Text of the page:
After I placed Gwen for adoption, I began to backslide very quickly. I ended up at an ex-boyfriend’s house. Two weeks later I found myself pregnant with his baby. Dan wanted to keep the baby, take me to pick out an engagement ring the next day, and get married when he got back from deployment. Out of my own selfish pride, I didn’t even consider what Dan wanted. I convinced him to pay for an abortion. October 16, 2013 was the day I chose to take the life of my baby. When we got to the clinic, I didn’t even bat an eye when I was filling out paperwork. I knew what I was doing, yet I chose to not let my emotions “get in the way” of what I “needed” to do. The room was cold but felt muggy at the same time. I knew I wasn’t alone in the room, but I had never felt so alone as I did while I lay on the table, groggy and listening to the muffled voices of the doctor and nurses. While I was recovering, I felt physically empty, and I knew why. I had betrayed the little being that was growing inside of me, who had been depending on me to nurture him from the outside. I had chosen my life over his.
We both left the clinic in tears. That was the first time I saw Dan cry. I remember how harsh my words were to him on the way back to his apartment. It was at the time so much easier to blame Dan for these feelings of emptiness since he was the one that put forth the money for the procedure. I didn’t want to look at myself as what I was – the person who wanted the abortion. For about a month and a half I had very vivid nightmares – pure evil made itself known at night. The only way I found that let me sleep peacefully throughout the night was alcohol. My “friends” never called me out on my actions. They helped me justify my action by telling me that I made the right decision because it was my decision and that it will get better and I will get over it. I will never “get over” that baby.
Fast forward about one month after I had the abortion. I began to date Nathan. As you can probably guess, I once again put myself in an emotionally unstable relationship. I was lied to. I was manipulated. I was taken advantage of. At this point in my life, I was living in my car and did so while I dated Nathan. My parents were fed up with my lifestyle and knew that me living with them was not a good option for any of us.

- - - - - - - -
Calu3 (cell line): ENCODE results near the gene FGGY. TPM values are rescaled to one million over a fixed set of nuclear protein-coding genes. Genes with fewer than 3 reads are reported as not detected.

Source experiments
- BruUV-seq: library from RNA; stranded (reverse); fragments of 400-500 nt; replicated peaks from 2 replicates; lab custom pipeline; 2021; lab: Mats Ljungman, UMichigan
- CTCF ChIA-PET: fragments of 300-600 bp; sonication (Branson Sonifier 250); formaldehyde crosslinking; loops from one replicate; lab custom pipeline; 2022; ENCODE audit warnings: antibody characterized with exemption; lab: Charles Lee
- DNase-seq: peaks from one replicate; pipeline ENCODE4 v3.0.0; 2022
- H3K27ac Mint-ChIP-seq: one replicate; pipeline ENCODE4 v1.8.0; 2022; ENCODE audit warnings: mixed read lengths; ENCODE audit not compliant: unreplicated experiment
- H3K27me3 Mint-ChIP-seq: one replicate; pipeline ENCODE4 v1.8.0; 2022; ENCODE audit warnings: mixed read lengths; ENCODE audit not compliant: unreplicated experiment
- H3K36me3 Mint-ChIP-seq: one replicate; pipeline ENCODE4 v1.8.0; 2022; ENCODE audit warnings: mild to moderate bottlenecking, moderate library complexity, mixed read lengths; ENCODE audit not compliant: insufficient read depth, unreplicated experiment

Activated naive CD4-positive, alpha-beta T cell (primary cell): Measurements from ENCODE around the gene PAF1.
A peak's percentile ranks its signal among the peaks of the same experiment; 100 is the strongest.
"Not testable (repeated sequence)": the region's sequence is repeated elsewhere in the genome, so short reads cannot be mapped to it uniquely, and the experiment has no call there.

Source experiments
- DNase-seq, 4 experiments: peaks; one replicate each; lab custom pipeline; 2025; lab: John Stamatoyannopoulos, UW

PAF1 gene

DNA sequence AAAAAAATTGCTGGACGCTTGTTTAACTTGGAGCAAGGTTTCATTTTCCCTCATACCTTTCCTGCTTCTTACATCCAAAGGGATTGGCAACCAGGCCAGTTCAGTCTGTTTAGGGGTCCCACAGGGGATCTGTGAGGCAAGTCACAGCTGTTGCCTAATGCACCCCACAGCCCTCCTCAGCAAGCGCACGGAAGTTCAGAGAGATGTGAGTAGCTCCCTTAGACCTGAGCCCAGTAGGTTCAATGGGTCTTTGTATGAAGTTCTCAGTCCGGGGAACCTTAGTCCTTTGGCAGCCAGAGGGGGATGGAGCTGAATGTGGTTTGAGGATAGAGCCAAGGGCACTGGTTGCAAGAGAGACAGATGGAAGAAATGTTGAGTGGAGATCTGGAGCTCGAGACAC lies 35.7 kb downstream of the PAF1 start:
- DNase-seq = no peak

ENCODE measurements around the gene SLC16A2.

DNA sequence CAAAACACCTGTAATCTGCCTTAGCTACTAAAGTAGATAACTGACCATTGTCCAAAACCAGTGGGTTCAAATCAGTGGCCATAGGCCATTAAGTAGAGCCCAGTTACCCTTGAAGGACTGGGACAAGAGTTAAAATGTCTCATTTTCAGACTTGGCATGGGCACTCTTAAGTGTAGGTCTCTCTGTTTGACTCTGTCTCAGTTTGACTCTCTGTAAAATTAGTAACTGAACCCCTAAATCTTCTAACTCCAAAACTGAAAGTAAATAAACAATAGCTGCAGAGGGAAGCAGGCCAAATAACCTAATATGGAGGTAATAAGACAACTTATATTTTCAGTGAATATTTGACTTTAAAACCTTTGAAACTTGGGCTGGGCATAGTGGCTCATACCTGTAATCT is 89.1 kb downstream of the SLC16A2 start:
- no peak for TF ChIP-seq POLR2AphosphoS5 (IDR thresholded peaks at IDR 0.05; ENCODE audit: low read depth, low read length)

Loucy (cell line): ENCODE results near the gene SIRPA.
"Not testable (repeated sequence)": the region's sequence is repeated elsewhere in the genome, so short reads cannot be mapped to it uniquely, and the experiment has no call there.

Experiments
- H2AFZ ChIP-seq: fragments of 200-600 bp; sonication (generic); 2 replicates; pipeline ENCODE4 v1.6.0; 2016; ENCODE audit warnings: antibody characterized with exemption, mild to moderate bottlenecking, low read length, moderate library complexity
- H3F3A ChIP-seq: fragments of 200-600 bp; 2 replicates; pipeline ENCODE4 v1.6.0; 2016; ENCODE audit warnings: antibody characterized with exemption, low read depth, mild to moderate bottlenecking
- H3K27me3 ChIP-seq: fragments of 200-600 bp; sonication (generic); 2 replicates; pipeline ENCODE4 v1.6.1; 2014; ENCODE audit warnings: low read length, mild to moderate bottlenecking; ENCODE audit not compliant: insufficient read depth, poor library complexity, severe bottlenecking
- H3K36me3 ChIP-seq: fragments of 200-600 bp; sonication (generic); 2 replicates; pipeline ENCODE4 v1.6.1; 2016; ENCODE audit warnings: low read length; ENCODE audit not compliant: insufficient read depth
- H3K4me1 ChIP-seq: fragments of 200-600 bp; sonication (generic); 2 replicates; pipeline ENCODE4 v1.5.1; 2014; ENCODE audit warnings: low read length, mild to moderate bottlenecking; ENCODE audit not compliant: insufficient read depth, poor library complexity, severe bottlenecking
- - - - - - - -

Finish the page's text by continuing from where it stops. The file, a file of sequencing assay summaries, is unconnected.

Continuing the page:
I landed pregnant, yet again, but not with Nathan. One night I was in my car and I broke down and began crying because I hadn’t eaten all day. I knew I had to do something or this baby would not make it. I went back to Planned Parenthood and had my initial ultrasound appointment. I scheduled my procedure appointment two days later.
Something inside of me told me there were other options and that I needed to lose my pride and ask for help. I began to search online for long-term maternity homes. After a couple days of searching, I found Lifehouse Maternity Home. The staff was very warm and welcoming, and they even did my intake interview over the phone. We finally settled on an intake date. My scheduled intake date was the day BEFORE my scheduled abortion. When I got to Lifehouse, I was nervous and excited. I also held onto much anger and resentment towards the baby’s father, as well as at myself for the abortion.
May 24, 2014, I rededicated my life to Christ. I made Him my Lord. I gave that anger to Him. I felt free. I WAS free. I was a new creation in Him.
When I was searching for a name, I had my list narrowed down. The narrowed down list had four names: Jude, Eli, Liam, and Noah. I chose Liam because it derives from an Irish name which means “resolution”. I was at the resolution point in my life.
I was finally able to forgive myself for the abortion and attended a Rachel’s Vineyard retreat.
I currently live in Brazoria, Texas with my son Liam. I am blessed to be able to be a stay at home mother and, although it is difficult at times, it is very rewarding. I see my beautiful daughter Scarlett at least once a week.